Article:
After firmly hanging up my skis and putting away my ski boots following final turns on July 4th, the shoes came out. With them came three main goals for the non-ski months.
One. Strengthen my obvious weak areas. I wrote about this in an article earlier in the year. It seems nonsensical to me to continue strengthening one’s strongest areas while the weak areas fall further behind. Much time was spent raising my areas of weakest competency into something hopefully better than simply ‘moderately weak’ skills. As Autumn breezes flit through the trees, my smile is wide knowing that there’s been substantial progress in that endeavor. Room for improvement, always, but much skill attained.
Two. Stand atop the twenty highest summits in the Wasatch. With a short season in shoes compared to what I aim for in ski boots – skiing pretty early until quite late season, coupled with Point One above, I didn’t want to bite off more than I could chew. Peak bagging 20 local summits in relatively close proximity to my home seemed reasonable. As it turned out, I landed more than 60 summits either en route to or independently of (and including) the tallest 20, in shoes, after hanging up the ski gear. In three months.
Three. Increase volume. Nearly everyone I’ve described this point to has asked something akin to whether I’ve simply turned up my iPod loud enough to drone out overhead airplanes and helicopters. But really, I’ve kinda stopped listening to tunes in the mountains of late. Instead, increasing volume refers to increasing the amount of time that one spends on adventures or training. The more one gets out, the more skills develop and capacities increase. To a point anyway; overdo it and the reverse outcome is likely. In achieving Point Two, Point Three was kinda automatically addressed..
Which brings me back to the 20 tallest peaks in the Wasatch. Frequent mountain partner, Caroline Gleich suggested we continue on the project theme after we experienced a stunning amount of success on challenging Spring and early Summer 2013 ski descents. Ever game, I joined in and we knocked off the vast majority of the summits together.
Below is a list of the peaks and their elevation. Perhaps somewhat arbitrarily, we followed a Summitpost idea that a peak must offer 300 feet or more of prominence to be counted among the 20 highest. You can learn all about the idea behind mountain prominence at the link. In cases where a pair or more of summits are in close proximity, the higher one gets the honor of recognition. The following link will take you to a Summitpost chart listing the 36 Wasatch 11,000’ers, regardless of prominence. Alone or en route to one of the 20, my tally shows I landed 30 of the 36 11,000’ers. Guess I slacked off in not getting them all, but that wasn’t really the goal…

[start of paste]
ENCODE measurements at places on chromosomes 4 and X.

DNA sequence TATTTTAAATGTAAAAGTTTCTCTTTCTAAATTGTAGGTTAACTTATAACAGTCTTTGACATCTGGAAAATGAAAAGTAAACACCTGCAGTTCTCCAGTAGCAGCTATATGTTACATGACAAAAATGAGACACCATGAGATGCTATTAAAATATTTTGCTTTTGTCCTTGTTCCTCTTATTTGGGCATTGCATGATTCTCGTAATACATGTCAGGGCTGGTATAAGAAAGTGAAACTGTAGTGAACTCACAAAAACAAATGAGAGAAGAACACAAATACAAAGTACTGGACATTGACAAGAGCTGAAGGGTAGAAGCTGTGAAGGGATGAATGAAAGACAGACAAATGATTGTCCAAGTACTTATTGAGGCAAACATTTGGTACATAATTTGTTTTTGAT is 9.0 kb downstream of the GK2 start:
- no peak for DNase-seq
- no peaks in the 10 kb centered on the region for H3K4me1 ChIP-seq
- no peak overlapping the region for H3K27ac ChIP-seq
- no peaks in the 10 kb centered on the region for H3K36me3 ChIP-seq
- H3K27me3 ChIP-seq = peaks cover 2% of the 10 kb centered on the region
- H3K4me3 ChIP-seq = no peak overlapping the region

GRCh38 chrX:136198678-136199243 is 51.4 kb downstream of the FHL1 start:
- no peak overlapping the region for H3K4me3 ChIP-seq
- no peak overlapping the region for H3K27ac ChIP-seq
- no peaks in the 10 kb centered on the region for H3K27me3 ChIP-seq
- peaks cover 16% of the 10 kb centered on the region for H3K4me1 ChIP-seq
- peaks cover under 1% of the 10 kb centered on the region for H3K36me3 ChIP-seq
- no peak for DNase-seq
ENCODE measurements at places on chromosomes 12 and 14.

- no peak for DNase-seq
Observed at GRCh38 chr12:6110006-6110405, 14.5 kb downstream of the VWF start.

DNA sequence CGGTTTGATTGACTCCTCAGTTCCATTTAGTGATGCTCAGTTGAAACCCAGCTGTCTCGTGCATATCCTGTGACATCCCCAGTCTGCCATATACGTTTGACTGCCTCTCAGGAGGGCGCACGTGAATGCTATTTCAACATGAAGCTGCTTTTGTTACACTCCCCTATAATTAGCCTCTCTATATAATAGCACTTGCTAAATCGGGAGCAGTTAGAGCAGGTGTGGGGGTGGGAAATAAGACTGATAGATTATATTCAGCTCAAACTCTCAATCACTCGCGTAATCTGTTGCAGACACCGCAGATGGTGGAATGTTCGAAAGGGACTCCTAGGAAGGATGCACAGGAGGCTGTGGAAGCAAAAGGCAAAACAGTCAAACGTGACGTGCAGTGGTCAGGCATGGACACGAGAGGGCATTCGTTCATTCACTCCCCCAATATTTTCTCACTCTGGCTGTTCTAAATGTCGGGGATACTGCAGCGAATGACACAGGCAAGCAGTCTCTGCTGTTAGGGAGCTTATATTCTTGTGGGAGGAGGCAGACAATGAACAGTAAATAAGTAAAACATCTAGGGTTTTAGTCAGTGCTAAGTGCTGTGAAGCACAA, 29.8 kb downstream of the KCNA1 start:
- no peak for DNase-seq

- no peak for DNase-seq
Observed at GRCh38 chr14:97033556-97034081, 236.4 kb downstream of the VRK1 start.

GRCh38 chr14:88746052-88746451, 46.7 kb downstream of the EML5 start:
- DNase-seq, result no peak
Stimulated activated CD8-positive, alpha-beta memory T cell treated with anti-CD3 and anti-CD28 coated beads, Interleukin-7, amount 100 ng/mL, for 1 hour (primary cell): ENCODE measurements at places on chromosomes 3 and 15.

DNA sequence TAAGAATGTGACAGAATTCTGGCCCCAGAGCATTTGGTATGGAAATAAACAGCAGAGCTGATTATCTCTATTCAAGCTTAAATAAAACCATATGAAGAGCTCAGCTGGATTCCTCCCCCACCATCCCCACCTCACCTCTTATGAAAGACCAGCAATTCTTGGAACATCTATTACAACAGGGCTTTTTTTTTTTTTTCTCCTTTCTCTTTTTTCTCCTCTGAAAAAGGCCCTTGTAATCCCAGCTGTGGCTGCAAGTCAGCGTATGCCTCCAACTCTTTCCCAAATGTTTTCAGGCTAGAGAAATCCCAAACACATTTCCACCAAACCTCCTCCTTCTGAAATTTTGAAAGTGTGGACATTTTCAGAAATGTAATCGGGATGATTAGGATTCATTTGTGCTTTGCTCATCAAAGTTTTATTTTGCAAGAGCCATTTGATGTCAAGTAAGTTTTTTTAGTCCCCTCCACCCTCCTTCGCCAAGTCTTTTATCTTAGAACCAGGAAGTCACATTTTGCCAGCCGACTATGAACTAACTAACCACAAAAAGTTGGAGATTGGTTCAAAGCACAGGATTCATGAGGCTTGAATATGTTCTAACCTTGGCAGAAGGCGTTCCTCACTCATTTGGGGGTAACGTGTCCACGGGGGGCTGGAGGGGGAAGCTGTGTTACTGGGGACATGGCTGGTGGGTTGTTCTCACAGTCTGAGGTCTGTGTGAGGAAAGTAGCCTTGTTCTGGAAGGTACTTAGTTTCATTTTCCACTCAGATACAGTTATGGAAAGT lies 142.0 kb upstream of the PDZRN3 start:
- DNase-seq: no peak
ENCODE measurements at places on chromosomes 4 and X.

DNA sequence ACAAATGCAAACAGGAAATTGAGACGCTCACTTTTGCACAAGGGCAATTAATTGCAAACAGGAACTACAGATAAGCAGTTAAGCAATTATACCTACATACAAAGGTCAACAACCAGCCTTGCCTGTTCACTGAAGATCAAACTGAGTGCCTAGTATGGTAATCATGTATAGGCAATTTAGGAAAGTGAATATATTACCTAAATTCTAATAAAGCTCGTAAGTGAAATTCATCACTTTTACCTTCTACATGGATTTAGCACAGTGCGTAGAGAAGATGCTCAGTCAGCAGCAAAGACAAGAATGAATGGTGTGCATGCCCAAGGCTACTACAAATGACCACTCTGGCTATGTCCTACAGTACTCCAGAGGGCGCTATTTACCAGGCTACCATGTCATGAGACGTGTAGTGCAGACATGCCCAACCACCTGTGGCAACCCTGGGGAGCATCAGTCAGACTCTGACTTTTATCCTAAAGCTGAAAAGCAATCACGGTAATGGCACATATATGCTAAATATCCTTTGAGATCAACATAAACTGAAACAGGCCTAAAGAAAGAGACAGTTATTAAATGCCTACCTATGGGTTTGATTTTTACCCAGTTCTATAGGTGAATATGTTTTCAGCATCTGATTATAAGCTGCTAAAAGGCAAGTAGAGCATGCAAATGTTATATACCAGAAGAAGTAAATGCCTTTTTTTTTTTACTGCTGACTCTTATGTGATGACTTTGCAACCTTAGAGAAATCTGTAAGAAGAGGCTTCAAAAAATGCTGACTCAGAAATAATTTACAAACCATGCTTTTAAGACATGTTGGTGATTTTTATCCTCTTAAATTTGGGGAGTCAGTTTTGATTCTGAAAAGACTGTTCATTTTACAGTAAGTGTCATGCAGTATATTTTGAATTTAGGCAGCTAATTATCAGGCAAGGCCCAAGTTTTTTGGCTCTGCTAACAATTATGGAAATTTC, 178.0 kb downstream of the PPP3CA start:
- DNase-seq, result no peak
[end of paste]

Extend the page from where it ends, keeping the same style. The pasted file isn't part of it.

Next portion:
1 Mount Nebo 11,928’
2 Mount Timpanogos 11,750’
3 South Timpanogos 11,722’
4 American Fork Twin Peak West 11,489’
5 North Timpanogos 11,441’
6 Bomber Peak 11,347’
7 Broads Fork Twin Peak East 11,330’
8 Pfeifferhorn 11,326’
9 White Baldy 11,321’
10 Sunrise Peak 11,275’
11 Lone Peak 11,253’
12 North Peak (~1/2 mile north of Nebo) 11,174’
13 Red Baldy 11,171’
14 South Thunder Mountain 11,154’
15 North Thunder Mountain 11,150’
16 Mount Monte Cristo 11,132’
17 Dromedary Peak 11,132’
18 Box Elder Peak 11,101’
19 Provo Peak 11,068’
20 Mount Baldy 11,068’
Fortunately a lot of these peaks were linked together via ridgelines, so the resultant stories need not require 20 separate articles! Each of these peaks has been written about in some fashion or other in previous posts here on tetonsandwasatch. Check the links for more color and depth to the stories, including plenty of pictures:
Mount Nebo and North Peak (#’s 1, 12)
The Timpanogos Traverse (#’s 2, 3, 5, 6)
American Fork Twin Peaks to South Thunder (#’s 4, 8, 9, 13, 14)
LCC Ridge Traverse (#’s 7, 10, 16, 17)
Hematoma Quad (#’s 11, 15)
Box Elder in 103° (#18)
Provo Peak (#19)
It’s not obvious to anyone who doesn’t know the terrain or these routes well, so I’ll point out that there’s some overlap of peaks between some of these traverses. That just means several peaks were stood upon two or three times…
So there you have it. An ode to lighter, faster, farther travel. Multiple peaks in a day.. In eight relatively straightforward outings, some long, some much shorter, it’s possible to tag the 20 highest peaks in the Wasatch. By rearranging some of the peaks/routes, it could easily (that’s relative ) be done in 6 outings.
Some notes of interest:
Part of traveling light through the mountains in the heat of summer involves dropping water weight where possible. Towards that end, I’ll credit my partner’s Steripen with purifying gallons of water for both of us throughout the summer. Neither of us has landed giardia.. For a weight penalty of a mere two ounces, I’d say there’s no real penalty at all, just freedom!
I’ve never used so much sunscreen as during this summer. Between sharing it, borrowing it, and applying it several times per (long) day, I’ve gotten through 3 full sized bottles of the stuff. Normally, a smaller bottle lasts me several years. All that, and I still got burnt plenty as I forgot to apply, sweat removed some block, or I missed a spot unknowingly. I’ve got no brand preference, but I definitely prefer 50 SPF or greater, in a waterproof formula.